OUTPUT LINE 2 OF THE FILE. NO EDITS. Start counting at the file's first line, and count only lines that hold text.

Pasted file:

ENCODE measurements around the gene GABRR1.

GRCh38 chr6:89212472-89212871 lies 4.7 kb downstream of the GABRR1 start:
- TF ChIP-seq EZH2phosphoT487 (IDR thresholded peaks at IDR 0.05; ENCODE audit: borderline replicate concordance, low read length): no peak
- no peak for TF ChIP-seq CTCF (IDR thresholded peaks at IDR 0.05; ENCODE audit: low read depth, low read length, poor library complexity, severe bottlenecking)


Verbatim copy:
GRCh38 chr6:89212472-89212871 lies 4.7 kb downstream of the GABRR1 start: